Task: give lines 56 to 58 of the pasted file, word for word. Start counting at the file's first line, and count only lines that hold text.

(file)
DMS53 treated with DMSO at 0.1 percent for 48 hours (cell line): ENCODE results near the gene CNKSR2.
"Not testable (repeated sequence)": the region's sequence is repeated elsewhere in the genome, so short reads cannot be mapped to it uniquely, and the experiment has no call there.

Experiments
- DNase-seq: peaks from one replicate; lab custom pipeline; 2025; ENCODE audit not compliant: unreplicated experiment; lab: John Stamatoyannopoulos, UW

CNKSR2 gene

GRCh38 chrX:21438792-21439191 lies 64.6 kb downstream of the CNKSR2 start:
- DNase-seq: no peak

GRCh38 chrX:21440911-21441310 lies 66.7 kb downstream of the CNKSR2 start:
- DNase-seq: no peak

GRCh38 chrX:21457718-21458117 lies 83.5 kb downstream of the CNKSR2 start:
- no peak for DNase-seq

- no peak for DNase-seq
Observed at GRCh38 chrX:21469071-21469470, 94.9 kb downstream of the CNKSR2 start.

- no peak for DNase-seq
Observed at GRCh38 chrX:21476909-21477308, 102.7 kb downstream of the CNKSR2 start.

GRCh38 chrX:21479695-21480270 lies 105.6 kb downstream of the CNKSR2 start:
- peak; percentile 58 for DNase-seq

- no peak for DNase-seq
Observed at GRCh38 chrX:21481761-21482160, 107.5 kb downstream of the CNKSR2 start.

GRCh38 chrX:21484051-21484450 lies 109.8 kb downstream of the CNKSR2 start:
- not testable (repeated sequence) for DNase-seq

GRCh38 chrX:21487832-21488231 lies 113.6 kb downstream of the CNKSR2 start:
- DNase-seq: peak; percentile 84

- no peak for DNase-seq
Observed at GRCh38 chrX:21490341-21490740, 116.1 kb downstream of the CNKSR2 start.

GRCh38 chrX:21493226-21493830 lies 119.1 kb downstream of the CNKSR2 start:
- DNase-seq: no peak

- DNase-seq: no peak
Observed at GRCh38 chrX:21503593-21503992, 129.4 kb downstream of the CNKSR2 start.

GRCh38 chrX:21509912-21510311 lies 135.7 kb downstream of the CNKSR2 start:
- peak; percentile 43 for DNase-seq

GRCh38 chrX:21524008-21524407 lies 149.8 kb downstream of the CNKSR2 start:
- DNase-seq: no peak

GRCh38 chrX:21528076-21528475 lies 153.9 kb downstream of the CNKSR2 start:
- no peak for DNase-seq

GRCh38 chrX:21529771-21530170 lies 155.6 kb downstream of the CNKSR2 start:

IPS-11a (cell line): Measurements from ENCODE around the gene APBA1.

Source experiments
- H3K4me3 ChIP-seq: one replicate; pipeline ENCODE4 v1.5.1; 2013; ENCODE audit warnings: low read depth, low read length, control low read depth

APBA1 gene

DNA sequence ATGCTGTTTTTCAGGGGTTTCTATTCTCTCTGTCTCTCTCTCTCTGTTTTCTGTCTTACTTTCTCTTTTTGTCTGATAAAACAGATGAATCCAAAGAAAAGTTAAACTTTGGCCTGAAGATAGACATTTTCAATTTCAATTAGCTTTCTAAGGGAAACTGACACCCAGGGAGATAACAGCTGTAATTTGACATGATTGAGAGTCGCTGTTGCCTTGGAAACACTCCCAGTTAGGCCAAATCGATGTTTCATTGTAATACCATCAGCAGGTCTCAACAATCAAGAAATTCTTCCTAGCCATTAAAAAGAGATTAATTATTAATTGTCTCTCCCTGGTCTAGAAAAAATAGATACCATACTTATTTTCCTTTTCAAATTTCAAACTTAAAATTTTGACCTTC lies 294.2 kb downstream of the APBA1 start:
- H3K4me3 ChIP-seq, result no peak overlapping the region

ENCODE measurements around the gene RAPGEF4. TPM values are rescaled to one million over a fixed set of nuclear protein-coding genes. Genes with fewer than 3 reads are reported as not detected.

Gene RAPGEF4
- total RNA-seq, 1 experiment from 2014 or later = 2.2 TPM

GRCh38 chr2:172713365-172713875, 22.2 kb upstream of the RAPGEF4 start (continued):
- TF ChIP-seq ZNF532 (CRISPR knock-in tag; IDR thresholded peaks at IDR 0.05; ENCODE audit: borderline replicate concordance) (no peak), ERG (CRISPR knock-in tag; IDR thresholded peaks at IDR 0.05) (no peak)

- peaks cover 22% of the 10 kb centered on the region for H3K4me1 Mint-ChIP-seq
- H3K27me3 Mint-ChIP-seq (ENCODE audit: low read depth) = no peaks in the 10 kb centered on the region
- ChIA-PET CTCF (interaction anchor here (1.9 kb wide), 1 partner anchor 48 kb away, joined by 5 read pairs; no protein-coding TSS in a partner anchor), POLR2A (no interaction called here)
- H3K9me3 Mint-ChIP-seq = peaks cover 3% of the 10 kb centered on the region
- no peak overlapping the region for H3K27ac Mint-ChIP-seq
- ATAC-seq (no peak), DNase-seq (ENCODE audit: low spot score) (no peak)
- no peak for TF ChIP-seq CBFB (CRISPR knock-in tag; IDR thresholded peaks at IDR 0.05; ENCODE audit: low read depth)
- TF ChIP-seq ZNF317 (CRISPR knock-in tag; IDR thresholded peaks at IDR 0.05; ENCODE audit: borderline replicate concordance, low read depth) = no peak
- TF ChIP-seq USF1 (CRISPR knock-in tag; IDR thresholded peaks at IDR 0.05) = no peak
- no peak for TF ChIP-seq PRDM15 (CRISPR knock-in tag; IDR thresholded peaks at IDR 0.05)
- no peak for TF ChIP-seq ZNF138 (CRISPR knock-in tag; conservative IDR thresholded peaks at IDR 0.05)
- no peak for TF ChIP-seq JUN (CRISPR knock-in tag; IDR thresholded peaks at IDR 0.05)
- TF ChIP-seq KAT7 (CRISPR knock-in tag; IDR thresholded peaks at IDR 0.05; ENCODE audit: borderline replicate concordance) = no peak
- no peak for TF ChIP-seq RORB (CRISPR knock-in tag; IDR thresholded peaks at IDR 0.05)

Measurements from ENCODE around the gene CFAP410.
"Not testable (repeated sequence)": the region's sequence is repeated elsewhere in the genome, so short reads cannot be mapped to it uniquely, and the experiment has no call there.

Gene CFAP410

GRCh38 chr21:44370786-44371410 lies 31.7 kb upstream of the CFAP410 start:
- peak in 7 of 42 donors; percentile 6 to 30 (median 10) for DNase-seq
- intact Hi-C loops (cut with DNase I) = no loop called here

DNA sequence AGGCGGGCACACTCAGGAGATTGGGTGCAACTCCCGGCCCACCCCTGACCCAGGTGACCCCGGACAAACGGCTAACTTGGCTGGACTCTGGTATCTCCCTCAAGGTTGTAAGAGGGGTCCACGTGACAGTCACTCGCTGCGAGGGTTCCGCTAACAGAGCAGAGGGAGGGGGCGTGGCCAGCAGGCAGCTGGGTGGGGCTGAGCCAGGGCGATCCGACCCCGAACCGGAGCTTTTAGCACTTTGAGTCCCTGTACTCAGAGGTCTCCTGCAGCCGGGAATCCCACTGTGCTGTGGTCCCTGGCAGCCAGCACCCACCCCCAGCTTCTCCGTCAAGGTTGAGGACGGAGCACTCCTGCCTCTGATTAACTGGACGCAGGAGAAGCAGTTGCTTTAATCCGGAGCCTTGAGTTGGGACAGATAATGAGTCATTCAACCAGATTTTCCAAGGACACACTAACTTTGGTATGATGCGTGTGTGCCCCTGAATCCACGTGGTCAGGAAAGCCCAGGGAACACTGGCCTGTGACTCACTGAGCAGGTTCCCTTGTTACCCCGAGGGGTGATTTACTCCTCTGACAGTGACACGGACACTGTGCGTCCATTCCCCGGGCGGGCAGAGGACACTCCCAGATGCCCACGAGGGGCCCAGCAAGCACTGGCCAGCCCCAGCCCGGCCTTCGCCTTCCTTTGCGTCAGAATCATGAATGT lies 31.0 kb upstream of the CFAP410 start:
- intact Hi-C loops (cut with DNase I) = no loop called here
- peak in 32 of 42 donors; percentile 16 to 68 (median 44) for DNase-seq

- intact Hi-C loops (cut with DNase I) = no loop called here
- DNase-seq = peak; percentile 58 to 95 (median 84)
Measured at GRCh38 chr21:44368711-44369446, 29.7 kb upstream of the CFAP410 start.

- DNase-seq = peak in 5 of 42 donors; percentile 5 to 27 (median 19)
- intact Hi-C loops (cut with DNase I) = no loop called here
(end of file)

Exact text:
- TF ChIP-seq USF1 (CRISPR knock-in tag; IDR thresholded peaks at IDR 0.05) = no peak
- no peak for TF ChIP-seq PRDM15 (CRISPR knock-in tag; IDR thresholded peaks at IDR 0.05)
- no peak for TF ChIP-seq ZNF138 (CRISPR knock-in tag; conservative IDR thresholded peaks at IDR 0.05)